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Your prayers

But yet not good enough for such an aim
As I’m to take. ”T is heavy in the shaft :
I'll not shoot with it! (Throws it away.) Let me see my quiver.
Bring it! 't is not one arrow in a dozen
I'd take to shoot with at a dove, much less
A dove like that ! - What is 't you fear? I'm but
A naked man, a wretched naked man!
Your helpless thrall, alone in the midst of you,
With every one of you a weapon in
His hand. What can I do in such a strait
With all the arrows in that quiver ? - Come,
Will you give it me or not?

Ges. It matters not.
Show him the quiver.

(Tell kneels and picks out an arrow, then secretes one in his vest.) Tell. See if the boy is ready. Ver. He is.

Tell. I'm ready, too! – Keep silence, for (To the people.) Heaven's sake! and do not stir, and let me have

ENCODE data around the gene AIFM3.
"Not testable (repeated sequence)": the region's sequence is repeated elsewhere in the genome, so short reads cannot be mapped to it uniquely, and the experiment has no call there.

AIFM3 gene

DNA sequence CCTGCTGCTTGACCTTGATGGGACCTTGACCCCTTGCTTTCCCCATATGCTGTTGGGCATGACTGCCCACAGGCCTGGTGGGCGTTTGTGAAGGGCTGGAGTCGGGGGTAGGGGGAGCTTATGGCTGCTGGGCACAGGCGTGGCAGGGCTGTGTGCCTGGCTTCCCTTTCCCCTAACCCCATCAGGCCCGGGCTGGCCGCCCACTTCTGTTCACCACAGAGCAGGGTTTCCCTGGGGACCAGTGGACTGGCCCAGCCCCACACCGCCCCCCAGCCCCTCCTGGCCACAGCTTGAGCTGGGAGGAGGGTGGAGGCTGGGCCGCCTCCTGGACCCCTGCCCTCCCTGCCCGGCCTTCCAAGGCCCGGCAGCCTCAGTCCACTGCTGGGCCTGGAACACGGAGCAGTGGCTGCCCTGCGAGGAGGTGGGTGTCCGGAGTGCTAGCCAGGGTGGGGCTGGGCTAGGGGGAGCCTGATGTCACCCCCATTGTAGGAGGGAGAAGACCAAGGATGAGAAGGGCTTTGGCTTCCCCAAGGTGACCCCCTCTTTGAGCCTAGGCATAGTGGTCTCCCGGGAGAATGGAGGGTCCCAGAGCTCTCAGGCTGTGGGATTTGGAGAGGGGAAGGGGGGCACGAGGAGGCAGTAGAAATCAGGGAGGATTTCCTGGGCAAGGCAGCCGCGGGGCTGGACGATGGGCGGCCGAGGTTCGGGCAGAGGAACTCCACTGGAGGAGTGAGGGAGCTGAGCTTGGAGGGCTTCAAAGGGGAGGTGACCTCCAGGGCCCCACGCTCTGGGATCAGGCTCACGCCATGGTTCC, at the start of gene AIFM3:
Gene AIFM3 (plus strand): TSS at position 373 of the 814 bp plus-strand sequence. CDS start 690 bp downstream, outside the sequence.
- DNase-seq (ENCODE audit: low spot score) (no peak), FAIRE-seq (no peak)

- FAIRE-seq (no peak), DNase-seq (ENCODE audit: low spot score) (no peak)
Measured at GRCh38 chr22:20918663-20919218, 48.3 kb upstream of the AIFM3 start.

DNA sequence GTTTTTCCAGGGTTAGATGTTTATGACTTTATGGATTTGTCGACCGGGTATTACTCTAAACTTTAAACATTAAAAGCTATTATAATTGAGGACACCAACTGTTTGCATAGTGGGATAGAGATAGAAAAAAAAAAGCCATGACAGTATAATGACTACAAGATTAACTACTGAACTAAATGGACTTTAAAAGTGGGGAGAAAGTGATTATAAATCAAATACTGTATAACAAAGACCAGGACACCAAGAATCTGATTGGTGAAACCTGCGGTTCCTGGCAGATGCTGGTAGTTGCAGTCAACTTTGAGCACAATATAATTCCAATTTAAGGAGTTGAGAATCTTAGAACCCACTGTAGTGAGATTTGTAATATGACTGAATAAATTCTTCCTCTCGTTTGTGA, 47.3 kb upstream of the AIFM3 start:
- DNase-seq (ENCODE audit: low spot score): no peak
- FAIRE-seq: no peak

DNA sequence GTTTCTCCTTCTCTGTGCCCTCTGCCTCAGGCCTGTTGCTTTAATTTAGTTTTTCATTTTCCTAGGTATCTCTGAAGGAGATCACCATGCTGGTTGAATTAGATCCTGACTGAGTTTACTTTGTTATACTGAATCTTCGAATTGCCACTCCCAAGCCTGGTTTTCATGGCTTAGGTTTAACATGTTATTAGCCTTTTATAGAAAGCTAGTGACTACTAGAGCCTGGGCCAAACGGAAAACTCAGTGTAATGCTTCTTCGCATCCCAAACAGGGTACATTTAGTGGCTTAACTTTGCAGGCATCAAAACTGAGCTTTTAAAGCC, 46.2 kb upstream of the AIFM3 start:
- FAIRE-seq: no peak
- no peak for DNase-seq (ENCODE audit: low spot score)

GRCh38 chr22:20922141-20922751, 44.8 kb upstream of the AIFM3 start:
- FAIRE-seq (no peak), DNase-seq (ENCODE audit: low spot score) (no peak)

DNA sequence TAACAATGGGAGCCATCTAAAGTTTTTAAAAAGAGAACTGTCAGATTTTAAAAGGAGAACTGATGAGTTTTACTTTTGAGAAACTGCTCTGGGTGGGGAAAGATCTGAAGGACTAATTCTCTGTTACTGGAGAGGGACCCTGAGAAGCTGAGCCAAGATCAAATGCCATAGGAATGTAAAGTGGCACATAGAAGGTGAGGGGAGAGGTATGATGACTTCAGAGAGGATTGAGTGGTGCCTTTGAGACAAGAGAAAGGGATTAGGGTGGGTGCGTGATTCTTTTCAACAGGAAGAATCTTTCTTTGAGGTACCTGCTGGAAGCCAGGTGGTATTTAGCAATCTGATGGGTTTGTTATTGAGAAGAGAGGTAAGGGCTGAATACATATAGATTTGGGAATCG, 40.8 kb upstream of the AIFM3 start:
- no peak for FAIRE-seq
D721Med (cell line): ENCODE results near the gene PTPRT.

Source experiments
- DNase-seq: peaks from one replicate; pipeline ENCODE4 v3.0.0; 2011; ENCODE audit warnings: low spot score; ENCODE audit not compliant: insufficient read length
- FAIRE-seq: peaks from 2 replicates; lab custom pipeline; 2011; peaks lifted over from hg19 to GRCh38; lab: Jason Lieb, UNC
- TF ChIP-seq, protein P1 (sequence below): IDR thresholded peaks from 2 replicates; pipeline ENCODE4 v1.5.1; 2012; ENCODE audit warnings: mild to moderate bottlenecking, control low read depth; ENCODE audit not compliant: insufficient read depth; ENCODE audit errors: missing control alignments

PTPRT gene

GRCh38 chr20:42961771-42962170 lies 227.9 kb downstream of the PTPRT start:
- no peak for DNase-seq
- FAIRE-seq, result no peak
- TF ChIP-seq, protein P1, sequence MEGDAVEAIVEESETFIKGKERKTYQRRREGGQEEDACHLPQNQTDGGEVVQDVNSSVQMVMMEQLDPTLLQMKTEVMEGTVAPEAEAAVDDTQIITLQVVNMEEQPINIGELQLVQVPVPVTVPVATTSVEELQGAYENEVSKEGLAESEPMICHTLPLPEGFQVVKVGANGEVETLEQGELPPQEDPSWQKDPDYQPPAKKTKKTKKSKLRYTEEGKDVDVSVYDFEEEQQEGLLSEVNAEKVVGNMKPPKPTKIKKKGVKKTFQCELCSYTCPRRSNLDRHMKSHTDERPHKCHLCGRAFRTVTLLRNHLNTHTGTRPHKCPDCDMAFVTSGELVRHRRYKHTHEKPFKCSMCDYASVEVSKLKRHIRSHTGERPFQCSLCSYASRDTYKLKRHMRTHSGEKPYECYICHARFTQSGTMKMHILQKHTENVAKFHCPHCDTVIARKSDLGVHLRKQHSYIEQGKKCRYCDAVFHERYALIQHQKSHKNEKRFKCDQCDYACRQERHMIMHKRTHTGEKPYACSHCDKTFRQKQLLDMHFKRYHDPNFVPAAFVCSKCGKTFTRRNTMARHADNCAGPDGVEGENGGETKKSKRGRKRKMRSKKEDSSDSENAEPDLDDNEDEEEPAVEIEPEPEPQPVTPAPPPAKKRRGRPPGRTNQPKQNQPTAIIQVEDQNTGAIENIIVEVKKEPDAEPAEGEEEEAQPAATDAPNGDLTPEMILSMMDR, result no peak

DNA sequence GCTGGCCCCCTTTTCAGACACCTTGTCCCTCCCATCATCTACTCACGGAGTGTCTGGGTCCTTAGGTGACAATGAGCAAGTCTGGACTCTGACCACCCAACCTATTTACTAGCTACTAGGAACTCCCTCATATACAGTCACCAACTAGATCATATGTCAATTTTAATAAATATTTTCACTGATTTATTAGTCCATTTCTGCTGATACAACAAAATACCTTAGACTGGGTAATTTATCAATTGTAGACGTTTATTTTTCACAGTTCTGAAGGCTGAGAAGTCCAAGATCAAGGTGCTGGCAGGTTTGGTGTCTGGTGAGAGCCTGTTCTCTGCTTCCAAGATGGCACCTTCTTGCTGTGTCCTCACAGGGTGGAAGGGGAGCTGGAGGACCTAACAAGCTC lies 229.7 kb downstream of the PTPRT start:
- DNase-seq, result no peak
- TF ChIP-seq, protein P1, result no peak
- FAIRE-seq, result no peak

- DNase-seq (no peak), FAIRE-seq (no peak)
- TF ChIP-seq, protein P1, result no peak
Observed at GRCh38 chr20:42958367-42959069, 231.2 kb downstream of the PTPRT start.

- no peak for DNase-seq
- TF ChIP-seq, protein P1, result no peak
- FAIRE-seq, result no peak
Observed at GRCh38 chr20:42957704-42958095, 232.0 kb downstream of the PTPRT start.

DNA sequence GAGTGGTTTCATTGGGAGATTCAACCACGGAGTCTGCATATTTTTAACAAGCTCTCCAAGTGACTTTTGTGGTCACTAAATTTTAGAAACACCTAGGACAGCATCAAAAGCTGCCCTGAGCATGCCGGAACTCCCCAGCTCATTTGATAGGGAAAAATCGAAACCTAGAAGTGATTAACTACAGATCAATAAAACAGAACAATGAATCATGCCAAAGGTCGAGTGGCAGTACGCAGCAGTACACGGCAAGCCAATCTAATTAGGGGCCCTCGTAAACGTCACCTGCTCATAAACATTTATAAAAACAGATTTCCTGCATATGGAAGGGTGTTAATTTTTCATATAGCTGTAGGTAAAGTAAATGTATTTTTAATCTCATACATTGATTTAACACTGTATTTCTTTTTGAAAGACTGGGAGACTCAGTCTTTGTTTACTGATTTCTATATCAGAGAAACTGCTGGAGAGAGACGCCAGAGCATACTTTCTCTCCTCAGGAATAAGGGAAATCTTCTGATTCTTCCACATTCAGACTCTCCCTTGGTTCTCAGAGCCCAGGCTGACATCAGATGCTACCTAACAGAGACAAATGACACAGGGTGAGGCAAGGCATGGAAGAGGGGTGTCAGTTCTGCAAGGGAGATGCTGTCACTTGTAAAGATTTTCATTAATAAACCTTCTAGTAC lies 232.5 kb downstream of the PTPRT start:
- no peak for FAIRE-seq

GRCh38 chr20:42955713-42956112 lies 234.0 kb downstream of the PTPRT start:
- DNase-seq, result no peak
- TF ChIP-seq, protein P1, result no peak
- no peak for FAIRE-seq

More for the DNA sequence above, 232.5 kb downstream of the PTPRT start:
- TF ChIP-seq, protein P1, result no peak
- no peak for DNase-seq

- your prayers : and be my witnesses, That if his life's in peril from my hand, 'Tis only for the chance of saving it. Now, friends, for mercy's sake, keep motionless And silent !

(Tell shoots; and a shout of exultation bursts from the crowd.) Ver. (Rushing in with Albert.) Thy boy is safe ; no hair of him

is touched ! Alb. Father, I'm safe! - your Albert 's safe! Dear father, Speak to me! speak to me!

Ver. He cannot, boy! Open his vest, and give him air. (Albert opens his father's vest, and an arrow drops ; Tell starts, fires

his eyes on Albert, and clasps him to his breast.)
Tell. My boy! my boy!

Ges. For what
Hid you that arrow in your breast? Speak, slave!

Tell. To kill thee, tyrant, had I slain my boy!
Liberty
Would, at thy downfall, shout from every peak!
My country then were free!

CHAPTER XLIX.

A PSALM OF NIGHT.

1. FADES from the west the farewell light,

Flung backward by the setting sun, And silence deepens as the night

Steals with its solemn shadows on! Gathers the soft, refreshing dew

On spiring grass and floweret stems And lo! the everlasting blue

Is radiant with a thousand gems!

2. Not only doth the voiceful day

Thy loving-kindness, Lord, proclaim But night, with its sublime array

Of worlds, doth magnify thy name! Yea, while adoring seraphim

Before Thee bend the willing knee, From every star a choral hymn